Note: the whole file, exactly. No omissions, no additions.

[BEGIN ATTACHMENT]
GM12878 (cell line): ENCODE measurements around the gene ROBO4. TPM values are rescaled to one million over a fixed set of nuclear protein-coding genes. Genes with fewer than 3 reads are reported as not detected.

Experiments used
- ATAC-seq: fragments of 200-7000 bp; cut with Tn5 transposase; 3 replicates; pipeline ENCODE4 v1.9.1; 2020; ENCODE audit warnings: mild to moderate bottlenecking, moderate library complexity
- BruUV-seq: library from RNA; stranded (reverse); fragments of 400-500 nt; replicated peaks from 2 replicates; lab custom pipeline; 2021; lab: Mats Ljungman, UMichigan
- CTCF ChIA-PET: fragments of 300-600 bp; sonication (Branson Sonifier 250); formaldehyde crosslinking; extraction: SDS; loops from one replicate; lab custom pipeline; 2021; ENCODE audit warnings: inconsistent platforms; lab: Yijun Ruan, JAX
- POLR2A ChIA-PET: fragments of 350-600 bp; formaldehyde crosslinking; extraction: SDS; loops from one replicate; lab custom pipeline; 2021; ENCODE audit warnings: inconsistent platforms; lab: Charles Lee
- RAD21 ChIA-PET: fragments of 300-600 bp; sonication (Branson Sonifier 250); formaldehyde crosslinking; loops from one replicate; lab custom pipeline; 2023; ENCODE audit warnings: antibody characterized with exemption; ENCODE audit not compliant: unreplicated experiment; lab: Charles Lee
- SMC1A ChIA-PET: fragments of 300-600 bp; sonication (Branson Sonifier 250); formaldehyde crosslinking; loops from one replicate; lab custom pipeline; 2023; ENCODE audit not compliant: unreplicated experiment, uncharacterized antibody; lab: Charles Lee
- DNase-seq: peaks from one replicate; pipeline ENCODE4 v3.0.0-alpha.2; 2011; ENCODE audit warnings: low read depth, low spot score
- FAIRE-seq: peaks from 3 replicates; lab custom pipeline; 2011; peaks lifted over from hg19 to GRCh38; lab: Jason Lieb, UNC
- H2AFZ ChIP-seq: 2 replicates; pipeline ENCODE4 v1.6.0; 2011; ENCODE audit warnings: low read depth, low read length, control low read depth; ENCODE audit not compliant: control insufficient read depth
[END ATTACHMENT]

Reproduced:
GM12878 (cell line): ENCODE measurements around the gene ROBO4. TPM values are rescaled to one million over a fixed set of nuclear protein-coding genes. Genes with fewer than 3 reads are reported as not detected.

Experiments used
- ATAC-seq: fragments of 200-7000 bp; cut with Tn5 transposase; 3 replicates; pipeline ENCODE4 v1.9.1; 2020; ENCODE audit warnings: mild to moderate bottlenecking, moderate library complexity
- BruUV-seq: library from RNA; stranded (reverse); fragments of 400-500 nt; replicated peaks from 2 replicates; lab custom pipeline; 2021; lab: Mats Ljungman, UMichigan
- CTCF ChIA-PET: fragments of 300-600 bp; sonication (Branson Sonifier 250); formaldehyde crosslinking; extraction: SDS; loops from one replicate; lab custom pipeline; 2021; ENCODE audit warnings: inconsistent platforms; lab: Yijun Ruan, JAX
- POLR2A ChIA-PET: fragments of 350-600 bp; formaldehyde crosslinking; extraction: SDS; loops from one replicate; lab custom pipeline; 2021; ENCODE audit warnings: inconsistent platforms; lab: Charles Lee
- RAD21 ChIA-PET: fragments of 300-600 bp; sonication (Branson Sonifier 250); formaldehyde crosslinking; loops from one replicate; lab custom pipeline; 2023; ENCODE audit warnings: antibody characterized with exemption; ENCODE audit not compliant: unreplicated experiment; lab: Charles Lee
- SMC1A ChIA-PET: fragments of 300-600 bp; sonication (Branson Sonifier 250); formaldehyde crosslinking; loops from one replicate; lab custom pipeline; 2023; ENCODE audit not compliant: unreplicated experiment, uncharacterized antibody; lab: Charles Lee
- DNase-seq: peaks from one replicate; pipeline ENCODE4 v3.0.0-alpha.2; 2011; ENCODE audit warnings: low read depth, low spot score
- FAIRE-seq: peaks from 3 replicates; lab custom pipeline; 2011; peaks lifted over from hg19 to GRCh38; lab: Jason Lieb, UNC
- H2AFZ ChIP-seq: 2 replicates; pipeline ENCODE4 v1.6.0; 2011; ENCODE audit warnings: low read depth, low read length, control low read depth; ENCODE audit not compliant: control insufficient read depth